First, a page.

US Gen Kurilla visits ISIS-linked families in Syrian camps

Central Command chief also meets Syrian Democratic Forces and discusses humanitarian and security challenges

Gen Michael Kurilla at Al Hol camp. Photo: US Central Command
Powered by automated translation

The US Central Command says Gen Michael Kurilla travelled to Syria where he visited Al Hol and Al Roj displacement camps that house tens of thousands of people with suspected links to ISIS.

Centcom said the visits this week were to "observe first-hand the current humanitarian conditions ... rehabilitation and reintegration efforts to return residents to their countries of origin”.

Al Hol holds about 51,000 people, the vast majority of them women and children, including the wives, widows and other family members of ISIS extremists.

Most are Syrians and Iraqis but there are also about 8,000 women and children from 60 other nations who live in a part of the camp known as the Annex.

They are generally viewed as the strongest supporters of ISIS among the camp's residents.

"Our continuing multinational effort to repatriate the residents of the camps to their countries of origin not only enhances security and stability in the region but, more importantly, eases this humanitarian challenge," Gen Kurilla said.

"The United States, SDF [Syrian Democratic Forces] and the global coalition remain focused and committed on the enduring defeat of ISIS while addressing the humanitarian and security challenges at camps in north-east Syria.”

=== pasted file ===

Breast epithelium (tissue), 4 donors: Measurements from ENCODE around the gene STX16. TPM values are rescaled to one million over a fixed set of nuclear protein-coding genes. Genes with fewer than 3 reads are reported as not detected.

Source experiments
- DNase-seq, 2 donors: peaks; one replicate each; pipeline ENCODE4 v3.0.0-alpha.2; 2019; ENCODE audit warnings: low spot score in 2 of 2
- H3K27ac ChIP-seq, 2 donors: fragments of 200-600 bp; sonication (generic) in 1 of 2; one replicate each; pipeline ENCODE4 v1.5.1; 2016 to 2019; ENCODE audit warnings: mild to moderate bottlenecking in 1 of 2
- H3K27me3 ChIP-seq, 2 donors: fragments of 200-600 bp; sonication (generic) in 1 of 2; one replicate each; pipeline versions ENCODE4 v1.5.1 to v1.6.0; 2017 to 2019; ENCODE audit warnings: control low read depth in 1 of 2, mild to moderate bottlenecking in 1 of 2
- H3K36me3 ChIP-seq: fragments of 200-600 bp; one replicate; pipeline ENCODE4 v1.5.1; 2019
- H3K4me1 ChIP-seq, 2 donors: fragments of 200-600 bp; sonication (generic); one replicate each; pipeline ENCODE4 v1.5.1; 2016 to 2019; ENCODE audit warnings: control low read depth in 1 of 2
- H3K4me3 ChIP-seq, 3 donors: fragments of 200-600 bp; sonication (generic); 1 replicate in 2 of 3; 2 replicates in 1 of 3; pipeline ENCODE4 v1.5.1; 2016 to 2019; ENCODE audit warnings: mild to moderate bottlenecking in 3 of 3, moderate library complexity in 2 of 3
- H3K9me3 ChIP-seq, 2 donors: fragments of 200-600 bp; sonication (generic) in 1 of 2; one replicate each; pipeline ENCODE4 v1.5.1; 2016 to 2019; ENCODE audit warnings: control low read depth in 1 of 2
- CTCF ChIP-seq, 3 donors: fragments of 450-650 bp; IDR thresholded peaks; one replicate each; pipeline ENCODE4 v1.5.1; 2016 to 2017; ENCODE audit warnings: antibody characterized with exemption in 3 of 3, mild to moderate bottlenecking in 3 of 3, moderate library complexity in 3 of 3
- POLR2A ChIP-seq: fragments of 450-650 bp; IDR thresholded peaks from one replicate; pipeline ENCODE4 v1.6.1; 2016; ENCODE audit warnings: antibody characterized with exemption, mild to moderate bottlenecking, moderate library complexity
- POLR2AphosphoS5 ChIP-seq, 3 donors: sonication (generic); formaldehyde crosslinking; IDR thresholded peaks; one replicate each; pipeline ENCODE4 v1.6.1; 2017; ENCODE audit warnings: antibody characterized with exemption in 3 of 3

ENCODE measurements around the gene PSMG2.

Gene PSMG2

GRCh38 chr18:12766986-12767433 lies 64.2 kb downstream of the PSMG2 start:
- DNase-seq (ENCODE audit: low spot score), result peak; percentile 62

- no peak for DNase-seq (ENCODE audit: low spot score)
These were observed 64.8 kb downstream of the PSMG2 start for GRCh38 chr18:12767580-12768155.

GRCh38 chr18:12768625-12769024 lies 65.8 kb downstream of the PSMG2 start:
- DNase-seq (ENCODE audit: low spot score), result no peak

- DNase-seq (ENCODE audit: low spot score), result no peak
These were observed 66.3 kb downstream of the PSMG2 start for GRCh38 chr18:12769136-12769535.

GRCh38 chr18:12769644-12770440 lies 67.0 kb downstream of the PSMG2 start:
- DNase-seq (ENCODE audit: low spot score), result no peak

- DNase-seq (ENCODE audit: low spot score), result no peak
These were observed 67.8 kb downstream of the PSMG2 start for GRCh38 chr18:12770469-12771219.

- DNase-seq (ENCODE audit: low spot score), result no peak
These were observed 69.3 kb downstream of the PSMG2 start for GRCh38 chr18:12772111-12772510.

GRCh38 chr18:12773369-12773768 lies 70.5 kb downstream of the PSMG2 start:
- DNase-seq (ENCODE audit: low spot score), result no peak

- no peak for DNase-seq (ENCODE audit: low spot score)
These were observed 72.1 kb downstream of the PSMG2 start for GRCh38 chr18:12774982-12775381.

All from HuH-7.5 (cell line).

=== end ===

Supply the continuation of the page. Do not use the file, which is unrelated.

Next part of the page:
Gen Kurilla also met Kurdish SDF members and discussed the continuing campaign to defeat ISIS.

At Al Hol and Al Roj, both in the north-east of Syria, UN experts have highlighted “dire” conditions and “significant humanitarian hardship”. About two thirds of the camps' population are children.

The Kurdish-led administration in north-east Syria in June said it would begin the trials of thousands of suspected ISIS foreign members who have been languishing in prisons and camps for years.

The US-backed and Kurdish-led SDF is holding more than 10,000 captured ISIS fighters in about two dozen detention units, including 2,000 foreigners whose home countries have refused to repatriate them.

Authorities in north-eastern Syria have called on the US-led coalition to make clear where it stands on Turkish drone strikes that have killed and wounded dozens of Syrian-Kurdish fighters in the past several months.

The main Syrian-Kurdish armed group is allied with Turkey’s outlawed Kurdistan Workers’ Party (PKK), which has led an insurgency against Turkey since 1984 that has killed tens of thousands of people.

Turkey has declared the PKK a terrorist group.

Agencies contributed to this report

Updated: August 23, 2023, 10:58 AM